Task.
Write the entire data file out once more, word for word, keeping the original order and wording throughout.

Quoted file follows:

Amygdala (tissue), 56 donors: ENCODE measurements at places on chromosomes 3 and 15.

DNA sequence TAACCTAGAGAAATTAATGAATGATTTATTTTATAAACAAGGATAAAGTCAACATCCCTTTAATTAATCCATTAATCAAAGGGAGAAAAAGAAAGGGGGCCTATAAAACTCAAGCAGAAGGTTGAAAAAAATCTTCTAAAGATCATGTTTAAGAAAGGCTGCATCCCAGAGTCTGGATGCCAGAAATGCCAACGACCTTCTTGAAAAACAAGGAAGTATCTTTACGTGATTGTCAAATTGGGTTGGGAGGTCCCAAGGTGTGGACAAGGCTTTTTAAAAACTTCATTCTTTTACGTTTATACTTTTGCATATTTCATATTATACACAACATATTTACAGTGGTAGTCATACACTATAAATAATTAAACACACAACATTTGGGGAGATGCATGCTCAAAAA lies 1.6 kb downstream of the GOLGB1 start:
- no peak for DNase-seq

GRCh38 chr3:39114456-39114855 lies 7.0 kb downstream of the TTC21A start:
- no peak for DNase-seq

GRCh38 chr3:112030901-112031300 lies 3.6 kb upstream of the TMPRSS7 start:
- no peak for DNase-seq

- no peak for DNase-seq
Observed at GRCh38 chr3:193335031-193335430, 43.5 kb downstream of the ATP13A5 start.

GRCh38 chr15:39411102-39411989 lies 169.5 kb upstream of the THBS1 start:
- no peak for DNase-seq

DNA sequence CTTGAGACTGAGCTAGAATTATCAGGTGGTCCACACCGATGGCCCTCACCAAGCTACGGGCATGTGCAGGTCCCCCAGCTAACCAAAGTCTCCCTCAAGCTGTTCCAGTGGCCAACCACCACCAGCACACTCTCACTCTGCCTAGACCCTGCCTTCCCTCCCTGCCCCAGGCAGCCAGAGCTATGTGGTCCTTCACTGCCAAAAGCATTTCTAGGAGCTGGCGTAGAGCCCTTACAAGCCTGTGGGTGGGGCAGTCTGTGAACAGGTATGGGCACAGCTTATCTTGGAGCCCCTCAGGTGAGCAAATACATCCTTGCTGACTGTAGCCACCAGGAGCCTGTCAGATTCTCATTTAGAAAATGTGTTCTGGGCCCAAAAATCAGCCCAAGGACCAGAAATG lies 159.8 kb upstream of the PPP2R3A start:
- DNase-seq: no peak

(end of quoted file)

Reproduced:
Amygdala (tissue), 56 donors: ENCODE measurements at places on chromosomes 3 and 15.

DNA sequence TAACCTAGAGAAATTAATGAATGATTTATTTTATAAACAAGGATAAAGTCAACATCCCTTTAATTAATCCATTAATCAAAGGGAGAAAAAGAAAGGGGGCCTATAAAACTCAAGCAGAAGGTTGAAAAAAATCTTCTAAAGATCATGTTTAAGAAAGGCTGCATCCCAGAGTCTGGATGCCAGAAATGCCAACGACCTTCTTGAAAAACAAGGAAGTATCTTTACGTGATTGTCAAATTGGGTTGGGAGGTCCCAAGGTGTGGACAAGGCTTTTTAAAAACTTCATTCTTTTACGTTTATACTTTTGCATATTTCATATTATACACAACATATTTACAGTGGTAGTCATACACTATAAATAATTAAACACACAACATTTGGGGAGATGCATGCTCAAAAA lies 1.6 kb downstream of the GOLGB1 start:
- no peak for DNase-seq

GRCh38 chr3:39114456-39114855 lies 7.0 kb downstream of the TTC21A start:
- no peak for DNase-seq

GRCh38 chr3:112030901-112031300 lies 3.6 kb upstream of the TMPRSS7 start:
- no peak for DNase-seq

- no peak for DNase-seq
Observed at GRCh38 chr3:193335031-193335430, 43.5 kb downstream of the ATP13A5 start.

GRCh38 chr15:39411102-39411989 lies 169.5 kb upstream of the THBS1 start:
- no peak for DNase-seq

DNA sequence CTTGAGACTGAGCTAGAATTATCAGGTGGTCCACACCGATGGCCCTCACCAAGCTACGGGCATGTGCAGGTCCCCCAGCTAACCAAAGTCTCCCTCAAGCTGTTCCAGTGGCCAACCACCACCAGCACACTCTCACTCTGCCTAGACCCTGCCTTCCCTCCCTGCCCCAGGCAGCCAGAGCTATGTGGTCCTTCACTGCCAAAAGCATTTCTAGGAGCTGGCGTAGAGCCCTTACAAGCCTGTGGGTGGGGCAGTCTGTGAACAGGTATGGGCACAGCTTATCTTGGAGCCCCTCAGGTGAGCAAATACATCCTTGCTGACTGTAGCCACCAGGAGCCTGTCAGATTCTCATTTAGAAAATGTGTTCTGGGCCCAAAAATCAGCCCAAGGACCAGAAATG lies 159.8 kb upstream of the PPP2R3A start:
- DNase-seq: no peak